Problem 1: Garbage, garbage, who's got the garbage?

As mentioned before, Eiffel is a properly garbage-collected language, while Python is a reference-counted language. When we were calling Python from Eiffel, it was fairly easy to keep track of this--Eiffel shadow classes updated the reference counts of Python objects during their lifespan, and it was totally acceptable to have Python objects that resided "only" in Eiffel space (in other words, without any other Python objects referencing them)--until the Eiffel shadow classes relinquished control and dereferenced the Python objects, the Python objects would never be deallocated.

The problem comes when Eiffel objects are wholly owned by Python shadow classes. The Eiffel objects don't have an easily-checked-and-modified reference count to prevent their automatic collection. An Eiffel object which is entirely outside the Eiffel "active objects" will be collected by the Eiffel garbage collector--even if a Python shadow class still uses it as an opaque pointer! The results could be disastrous.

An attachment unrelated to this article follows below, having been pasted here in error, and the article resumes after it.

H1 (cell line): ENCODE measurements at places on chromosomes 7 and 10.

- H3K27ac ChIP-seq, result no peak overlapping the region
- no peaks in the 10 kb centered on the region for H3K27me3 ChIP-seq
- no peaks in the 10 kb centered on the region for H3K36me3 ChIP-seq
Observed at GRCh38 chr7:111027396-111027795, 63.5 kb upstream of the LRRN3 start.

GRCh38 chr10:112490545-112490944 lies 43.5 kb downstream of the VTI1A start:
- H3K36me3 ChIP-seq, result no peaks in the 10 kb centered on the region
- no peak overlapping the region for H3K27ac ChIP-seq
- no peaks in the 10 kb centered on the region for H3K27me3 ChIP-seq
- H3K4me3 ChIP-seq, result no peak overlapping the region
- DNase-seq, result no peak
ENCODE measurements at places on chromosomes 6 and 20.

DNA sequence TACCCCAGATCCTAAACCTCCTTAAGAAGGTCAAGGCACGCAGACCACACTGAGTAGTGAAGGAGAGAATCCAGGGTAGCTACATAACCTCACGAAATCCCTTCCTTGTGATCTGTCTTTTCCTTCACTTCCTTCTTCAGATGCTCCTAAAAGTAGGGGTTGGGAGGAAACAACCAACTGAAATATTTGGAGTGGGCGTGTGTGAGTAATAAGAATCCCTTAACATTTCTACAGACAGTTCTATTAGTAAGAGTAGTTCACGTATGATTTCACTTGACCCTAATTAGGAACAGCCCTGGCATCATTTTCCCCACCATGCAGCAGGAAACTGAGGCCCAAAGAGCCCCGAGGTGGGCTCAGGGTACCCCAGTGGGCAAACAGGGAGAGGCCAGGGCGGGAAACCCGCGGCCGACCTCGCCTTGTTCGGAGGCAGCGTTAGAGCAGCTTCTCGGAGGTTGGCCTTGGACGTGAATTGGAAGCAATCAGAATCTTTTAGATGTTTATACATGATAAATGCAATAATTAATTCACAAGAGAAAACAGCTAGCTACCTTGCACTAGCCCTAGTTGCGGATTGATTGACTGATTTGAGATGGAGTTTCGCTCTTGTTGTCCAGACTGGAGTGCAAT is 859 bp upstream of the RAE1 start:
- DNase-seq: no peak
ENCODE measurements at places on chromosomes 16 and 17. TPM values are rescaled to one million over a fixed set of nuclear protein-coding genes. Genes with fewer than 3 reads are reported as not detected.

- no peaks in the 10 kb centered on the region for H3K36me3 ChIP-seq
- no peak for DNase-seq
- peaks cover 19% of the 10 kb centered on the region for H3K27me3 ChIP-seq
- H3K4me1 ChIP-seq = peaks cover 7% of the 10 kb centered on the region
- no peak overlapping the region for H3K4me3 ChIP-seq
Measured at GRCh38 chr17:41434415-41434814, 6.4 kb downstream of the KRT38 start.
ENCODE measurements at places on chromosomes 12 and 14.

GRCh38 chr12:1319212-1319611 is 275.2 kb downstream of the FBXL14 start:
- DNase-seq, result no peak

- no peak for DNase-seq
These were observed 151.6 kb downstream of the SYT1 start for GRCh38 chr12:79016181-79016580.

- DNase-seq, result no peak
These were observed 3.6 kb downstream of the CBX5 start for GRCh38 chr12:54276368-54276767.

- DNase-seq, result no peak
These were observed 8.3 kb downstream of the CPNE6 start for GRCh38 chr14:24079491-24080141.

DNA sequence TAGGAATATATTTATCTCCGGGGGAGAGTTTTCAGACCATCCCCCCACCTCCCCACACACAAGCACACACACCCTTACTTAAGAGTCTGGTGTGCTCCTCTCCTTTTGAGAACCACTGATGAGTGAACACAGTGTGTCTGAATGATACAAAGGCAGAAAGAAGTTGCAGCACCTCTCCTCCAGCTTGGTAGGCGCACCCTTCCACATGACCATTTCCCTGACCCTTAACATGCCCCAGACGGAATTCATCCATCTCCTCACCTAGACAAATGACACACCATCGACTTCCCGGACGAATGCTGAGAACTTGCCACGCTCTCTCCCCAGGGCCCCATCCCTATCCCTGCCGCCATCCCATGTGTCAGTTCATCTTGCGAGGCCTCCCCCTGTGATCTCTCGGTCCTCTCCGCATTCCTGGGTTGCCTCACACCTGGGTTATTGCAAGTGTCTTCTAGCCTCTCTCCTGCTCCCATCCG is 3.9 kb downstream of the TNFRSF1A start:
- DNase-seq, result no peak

The approach taken with our simple demonstration program is very simple--keep the object active until the program is over, meaning that it is never garbage collected. Since our sample program creates this object in its root creation procedure, this is easy to do--but such a simple solution would never work for a complex product.

The best suggestion we have so far is to create a singleton list in Eiffel-space which contains a reference to every Eiffel object which has been shadowed with a Python shadow class. This would require a slight modification to the Python eiffel_object shadow class, which would set the new object's opaque pointer and then add it to the "shadowed objects" list, removing it when the Python shadow object was dereferenced and deallocated, but would automate this sort of paperwork to a high degree. This has not been implemented yet, so users of the library as it currently stands must take care to carefully manage the lifespans of any Eiffel objects which may be shadowed by Python.